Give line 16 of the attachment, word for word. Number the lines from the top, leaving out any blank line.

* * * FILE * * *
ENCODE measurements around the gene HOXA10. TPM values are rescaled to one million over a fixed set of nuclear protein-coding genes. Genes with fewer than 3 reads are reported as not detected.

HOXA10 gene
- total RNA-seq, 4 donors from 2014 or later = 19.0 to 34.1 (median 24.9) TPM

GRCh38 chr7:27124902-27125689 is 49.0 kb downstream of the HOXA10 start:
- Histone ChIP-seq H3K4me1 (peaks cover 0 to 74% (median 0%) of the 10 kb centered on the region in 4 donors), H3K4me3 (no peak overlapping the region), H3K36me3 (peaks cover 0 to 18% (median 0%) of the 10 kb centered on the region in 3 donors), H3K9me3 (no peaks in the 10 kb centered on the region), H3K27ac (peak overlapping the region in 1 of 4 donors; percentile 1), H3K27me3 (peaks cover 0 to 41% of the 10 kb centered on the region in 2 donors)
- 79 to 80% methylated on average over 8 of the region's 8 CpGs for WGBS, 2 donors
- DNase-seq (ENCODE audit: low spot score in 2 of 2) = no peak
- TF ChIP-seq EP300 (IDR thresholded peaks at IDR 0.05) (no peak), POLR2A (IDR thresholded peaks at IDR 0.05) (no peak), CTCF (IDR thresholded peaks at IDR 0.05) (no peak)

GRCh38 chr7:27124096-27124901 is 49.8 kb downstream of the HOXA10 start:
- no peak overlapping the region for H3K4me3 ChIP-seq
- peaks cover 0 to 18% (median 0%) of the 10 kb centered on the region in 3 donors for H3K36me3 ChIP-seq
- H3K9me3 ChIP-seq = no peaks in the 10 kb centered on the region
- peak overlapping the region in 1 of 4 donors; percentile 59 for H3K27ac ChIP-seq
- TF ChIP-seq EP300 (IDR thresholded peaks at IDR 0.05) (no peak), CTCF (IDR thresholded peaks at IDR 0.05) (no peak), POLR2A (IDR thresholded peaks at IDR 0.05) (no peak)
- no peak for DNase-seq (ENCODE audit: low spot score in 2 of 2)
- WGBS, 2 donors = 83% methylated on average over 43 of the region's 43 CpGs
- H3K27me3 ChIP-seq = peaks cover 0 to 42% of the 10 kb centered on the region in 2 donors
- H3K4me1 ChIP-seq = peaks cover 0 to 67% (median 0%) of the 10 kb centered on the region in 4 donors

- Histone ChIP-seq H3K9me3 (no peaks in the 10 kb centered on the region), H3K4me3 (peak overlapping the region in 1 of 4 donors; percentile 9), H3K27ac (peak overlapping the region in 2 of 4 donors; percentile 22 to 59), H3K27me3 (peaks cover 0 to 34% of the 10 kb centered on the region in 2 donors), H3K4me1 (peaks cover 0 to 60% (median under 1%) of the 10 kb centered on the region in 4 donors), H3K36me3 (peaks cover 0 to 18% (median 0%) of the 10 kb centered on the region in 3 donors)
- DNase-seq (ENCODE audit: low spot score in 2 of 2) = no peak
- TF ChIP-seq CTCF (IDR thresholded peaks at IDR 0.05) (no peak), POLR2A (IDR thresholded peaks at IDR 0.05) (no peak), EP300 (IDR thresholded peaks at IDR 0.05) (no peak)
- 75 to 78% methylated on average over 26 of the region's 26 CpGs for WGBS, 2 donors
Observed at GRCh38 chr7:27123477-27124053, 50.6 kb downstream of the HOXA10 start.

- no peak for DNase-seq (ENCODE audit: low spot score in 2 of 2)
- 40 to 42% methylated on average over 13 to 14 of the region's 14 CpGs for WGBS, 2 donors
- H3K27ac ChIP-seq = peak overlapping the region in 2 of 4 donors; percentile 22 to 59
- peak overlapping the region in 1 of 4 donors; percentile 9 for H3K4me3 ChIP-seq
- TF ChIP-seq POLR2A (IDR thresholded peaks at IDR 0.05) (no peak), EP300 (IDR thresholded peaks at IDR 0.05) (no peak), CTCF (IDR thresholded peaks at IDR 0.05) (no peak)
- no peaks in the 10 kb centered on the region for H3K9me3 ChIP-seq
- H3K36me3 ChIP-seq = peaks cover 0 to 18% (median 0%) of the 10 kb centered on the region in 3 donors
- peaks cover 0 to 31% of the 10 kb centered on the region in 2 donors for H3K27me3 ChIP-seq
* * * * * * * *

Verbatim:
- WGBS, 2 donors = 83% methylated on average over 43 of the region's 43 CpGs